One of the basic premises of informed consent is that clinical treatments will not be compromised by participation in research. On the contrary, information derived from tissues may be relevant to the clinical treatment of a patient such as discovery of better health treatments for a patient. In such cases, there may be an ethical requirement to inform the patient and their clinician about the better treatment, or at least the results of the research so they can gauge for themselves whether to proceed with a better treatment. This may be difficult with future unspecified research findings especially when contact details are de-linked from samples.
If a donor has opted to be completely anonymous then such improvements to their clinical care will not be possible. Participants should be informed of this possible outcome when they consent to anonymous donation in the first place.
"Do you agree that there is no need for ethics committees to require any additional safeguards of participants’ interests with respect to New Zealand researchers accessing samples donated for future unspecified research? If you do not agree, what safeguards would you propose?"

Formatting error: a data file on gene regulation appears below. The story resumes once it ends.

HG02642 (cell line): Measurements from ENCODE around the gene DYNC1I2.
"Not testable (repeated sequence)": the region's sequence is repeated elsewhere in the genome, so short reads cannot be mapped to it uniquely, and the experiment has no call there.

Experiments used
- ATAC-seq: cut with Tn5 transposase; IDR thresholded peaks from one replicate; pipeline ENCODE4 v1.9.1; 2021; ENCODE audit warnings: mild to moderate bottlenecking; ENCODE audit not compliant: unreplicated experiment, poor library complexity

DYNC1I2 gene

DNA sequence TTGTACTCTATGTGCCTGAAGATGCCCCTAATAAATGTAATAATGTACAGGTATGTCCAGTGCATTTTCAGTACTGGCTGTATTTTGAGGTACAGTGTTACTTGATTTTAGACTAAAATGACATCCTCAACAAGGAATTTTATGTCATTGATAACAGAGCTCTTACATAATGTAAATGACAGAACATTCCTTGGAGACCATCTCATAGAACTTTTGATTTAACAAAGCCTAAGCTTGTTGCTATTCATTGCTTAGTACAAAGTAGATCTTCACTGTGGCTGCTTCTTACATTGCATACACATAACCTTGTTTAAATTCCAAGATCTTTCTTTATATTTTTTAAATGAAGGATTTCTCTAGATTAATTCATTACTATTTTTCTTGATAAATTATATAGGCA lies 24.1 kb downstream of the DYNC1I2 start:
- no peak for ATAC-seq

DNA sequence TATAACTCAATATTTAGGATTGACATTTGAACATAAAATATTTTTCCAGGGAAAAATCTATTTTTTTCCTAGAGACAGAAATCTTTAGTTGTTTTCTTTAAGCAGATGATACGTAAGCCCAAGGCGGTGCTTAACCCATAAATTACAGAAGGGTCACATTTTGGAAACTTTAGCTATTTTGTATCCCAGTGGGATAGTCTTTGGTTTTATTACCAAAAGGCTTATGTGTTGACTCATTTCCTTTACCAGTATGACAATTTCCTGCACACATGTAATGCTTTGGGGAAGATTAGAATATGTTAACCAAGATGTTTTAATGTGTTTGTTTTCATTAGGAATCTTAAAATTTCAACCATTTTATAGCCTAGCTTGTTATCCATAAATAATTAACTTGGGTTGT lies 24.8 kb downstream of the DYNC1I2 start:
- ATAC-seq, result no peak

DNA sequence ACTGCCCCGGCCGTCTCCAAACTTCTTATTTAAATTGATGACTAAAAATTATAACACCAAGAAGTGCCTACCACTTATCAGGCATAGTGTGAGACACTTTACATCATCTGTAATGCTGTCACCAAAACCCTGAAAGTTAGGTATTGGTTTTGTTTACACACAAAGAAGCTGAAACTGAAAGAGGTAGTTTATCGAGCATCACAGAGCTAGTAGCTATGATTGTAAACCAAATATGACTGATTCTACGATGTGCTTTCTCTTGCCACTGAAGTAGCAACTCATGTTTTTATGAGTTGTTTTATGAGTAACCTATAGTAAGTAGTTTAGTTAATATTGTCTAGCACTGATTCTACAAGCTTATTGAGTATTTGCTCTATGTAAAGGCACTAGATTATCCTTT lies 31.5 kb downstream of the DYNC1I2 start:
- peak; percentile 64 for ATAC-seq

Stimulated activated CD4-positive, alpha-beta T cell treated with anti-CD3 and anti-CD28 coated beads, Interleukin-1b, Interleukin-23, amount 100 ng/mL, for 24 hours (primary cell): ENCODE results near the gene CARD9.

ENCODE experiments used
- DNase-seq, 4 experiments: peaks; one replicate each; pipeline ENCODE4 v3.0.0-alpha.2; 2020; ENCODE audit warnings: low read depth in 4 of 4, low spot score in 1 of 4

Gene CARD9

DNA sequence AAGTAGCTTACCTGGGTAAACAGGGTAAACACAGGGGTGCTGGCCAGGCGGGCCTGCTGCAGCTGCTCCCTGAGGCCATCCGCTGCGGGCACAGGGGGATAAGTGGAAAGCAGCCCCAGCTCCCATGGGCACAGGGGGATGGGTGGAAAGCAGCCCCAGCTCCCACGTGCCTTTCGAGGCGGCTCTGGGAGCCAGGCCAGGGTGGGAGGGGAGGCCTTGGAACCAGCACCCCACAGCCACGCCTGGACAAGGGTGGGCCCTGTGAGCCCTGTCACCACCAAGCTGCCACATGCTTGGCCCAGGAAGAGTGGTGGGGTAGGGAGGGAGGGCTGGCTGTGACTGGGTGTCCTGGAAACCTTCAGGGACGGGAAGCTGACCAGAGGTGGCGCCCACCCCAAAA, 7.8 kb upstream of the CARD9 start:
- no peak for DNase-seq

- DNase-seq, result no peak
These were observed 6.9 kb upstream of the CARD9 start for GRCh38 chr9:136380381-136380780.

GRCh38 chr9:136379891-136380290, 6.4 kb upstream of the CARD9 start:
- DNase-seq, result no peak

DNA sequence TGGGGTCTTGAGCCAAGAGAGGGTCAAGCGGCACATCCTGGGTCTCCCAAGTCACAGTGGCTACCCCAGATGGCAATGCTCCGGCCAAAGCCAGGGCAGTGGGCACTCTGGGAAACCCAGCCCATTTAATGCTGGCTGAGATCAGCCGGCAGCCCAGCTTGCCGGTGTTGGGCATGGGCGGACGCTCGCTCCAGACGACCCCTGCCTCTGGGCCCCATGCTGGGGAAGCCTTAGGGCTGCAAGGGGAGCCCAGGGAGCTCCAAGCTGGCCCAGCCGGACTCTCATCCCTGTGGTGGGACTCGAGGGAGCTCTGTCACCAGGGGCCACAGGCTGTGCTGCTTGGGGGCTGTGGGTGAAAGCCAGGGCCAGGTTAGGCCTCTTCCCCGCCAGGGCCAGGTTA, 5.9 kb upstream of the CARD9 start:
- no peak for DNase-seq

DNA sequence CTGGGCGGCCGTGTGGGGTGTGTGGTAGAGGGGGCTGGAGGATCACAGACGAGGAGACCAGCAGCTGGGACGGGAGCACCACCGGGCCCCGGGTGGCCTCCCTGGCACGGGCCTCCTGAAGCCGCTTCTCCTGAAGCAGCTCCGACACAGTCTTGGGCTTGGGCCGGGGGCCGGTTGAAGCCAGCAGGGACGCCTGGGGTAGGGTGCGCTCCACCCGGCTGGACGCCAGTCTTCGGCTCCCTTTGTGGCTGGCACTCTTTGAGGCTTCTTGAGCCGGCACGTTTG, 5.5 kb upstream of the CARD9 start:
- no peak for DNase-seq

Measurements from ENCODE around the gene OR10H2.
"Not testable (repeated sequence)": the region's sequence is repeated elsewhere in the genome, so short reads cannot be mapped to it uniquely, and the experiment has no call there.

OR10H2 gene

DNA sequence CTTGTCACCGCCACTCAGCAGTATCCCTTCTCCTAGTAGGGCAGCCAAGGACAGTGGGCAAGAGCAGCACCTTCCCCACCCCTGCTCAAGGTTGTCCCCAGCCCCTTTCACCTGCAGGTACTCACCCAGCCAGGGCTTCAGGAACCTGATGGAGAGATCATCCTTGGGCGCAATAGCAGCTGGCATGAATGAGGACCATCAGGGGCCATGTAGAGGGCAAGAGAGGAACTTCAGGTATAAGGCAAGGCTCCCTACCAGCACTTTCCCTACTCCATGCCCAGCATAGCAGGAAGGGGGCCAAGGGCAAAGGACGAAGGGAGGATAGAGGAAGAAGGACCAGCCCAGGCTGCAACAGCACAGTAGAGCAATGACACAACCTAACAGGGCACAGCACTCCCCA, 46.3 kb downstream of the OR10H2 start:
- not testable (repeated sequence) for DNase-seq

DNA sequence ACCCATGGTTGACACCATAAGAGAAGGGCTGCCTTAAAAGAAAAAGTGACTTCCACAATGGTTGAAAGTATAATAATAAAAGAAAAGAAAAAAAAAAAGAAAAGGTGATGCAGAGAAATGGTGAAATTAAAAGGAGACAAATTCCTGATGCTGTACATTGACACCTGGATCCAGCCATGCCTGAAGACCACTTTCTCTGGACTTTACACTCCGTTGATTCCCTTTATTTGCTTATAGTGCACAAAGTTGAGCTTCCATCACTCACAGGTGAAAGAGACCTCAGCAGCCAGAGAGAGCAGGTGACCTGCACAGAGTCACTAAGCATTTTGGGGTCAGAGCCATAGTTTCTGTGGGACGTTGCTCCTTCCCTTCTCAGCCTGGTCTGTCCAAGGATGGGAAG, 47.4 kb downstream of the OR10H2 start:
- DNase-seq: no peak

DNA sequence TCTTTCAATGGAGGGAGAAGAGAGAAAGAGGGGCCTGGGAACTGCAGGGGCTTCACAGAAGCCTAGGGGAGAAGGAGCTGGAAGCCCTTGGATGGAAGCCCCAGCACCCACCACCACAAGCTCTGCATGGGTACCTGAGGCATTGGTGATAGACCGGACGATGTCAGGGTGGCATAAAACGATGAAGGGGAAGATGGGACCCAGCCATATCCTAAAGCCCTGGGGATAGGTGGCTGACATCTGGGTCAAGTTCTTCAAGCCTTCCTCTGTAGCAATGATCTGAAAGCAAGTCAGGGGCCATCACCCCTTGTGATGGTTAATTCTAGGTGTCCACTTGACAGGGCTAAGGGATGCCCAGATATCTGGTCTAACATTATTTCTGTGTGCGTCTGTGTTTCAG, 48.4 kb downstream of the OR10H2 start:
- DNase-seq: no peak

The science system in NZ is constantly changing and ownership of organisations that watch over collections may change. Despite government assurances of constant funding for ‘collections and databases’ via Vote Research, Science and Technology, there are possibilities that, in future, policies may change, and ownership may change. There should be an additional safeguard, therefore, to protect the consent conditions for samples in collections when owners (companies) are bought or sold or policies governing collections are changed. In particular, consent conditions for individual samples should be maintained, or any major changes to such policies should be reviewed by a national ethics committee.
"What would constitute a reasonable level of assurance to ethics committees that samples sent overseas will be subject to appropriate governance and ethical review? Is any additional assurance required over and above that currently sought when consent is given for tissues to be sent overseas for specified research?"